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Bringing Circularity to Life

The extraction of resources from the earth at a rate of 1.75 times more than what nature can generate annually highlights a significant flaw in our current economic system. At the 2023 World Economic Forum (WEF) Annual Meeting, Dutch environment minister Vivianne Heijnen emphasized that "every business model that continues to rely on using natural resources will encounter challenges at some point.” To address this, a shift towards circularity in the economy is essential for businesses to achieve long-term sustainability. However, this transformation requires a systemic adaptation of the current value chain and operations, making it a complex undertaking.


A key issue of the circularity model is that companies usually limit their investments to narrow circular solutions within their own four walls while not taking a holistic approach that considers the systemic benefits of resilience, resource efficiency, and sustainable economic growth. One of the ways to accelerate circular transformation is through cross-industry collaborations. According to Prof. Jagjit Singh Srai from the University of Cambridge, cross-industry associations leverage the development of materials, productions, and digital technologies, allowing us to underpin resource-efficient operating and business models of the future. Additionally, Cenk Alpher, a panelist and CEO of Haci Ömer Sabanci Holding, a Turkish finance conglomerate, provided a simple example of a reverse supply chain model. In this instance, logistics and retail companies can collaborate to collect used materials from products to create more opportunities for recycling or refurbishment. Also, as the technology is here, working together allows companies to bring innovation and ensure that things happen because they can happen.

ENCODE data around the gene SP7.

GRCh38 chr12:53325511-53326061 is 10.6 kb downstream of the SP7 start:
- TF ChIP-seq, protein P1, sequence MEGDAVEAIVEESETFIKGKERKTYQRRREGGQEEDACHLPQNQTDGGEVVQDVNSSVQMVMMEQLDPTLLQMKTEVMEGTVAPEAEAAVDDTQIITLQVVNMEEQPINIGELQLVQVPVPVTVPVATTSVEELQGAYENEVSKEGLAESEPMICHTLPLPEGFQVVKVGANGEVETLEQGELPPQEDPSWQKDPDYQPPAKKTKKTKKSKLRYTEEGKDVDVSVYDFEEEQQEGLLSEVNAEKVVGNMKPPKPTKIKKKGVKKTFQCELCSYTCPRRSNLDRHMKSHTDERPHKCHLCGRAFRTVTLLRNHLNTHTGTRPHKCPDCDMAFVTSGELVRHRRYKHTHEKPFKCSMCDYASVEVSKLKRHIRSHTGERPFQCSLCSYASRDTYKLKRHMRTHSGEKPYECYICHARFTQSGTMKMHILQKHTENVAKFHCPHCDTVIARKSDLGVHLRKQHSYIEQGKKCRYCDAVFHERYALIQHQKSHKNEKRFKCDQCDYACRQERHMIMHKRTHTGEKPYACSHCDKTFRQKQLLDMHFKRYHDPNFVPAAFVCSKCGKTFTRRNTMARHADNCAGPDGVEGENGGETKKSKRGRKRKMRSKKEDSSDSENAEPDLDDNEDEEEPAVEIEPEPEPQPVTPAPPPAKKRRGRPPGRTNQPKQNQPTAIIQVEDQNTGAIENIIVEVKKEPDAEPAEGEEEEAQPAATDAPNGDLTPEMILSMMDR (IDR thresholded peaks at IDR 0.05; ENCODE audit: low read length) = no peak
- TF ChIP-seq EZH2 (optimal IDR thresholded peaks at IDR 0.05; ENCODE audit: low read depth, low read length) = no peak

A circular economy makes it necessary to develop new solutions, but to do so requires well-functioning policy and regulation to increase and speed up the demand for circular solutions. Companies today are innovating at a breakneck pace, but the policies are not always catching up. Governments must expedite the process by providing supportive and interconnected infrastructure and standards for circularity. For example, as some of these technologies are still too expensive, especially for SMEs, policymakers need to explore tools or frameworks to create business incentives. Another important theme from the session is to "break the silo" within the government. It is no longer sufficient for just one government department to support a circular economic system. All public sector branches must acknowledge the system's transformation by supporting global standards, trade rules, and consistent incentive structures.

Circularity is the path to a growing and resilient Net Zero economy. However, for this to be achieved, businesses and governments must collaborate and take bold actions. The circular transformation of industries has the potential to generate economic benefits of over 1.2 trillion euros and create 2 million new jobs in the EU alone. This transformation will bring environmental and societal benefits and improve efficiency and revenue, creating a more resilient economy.

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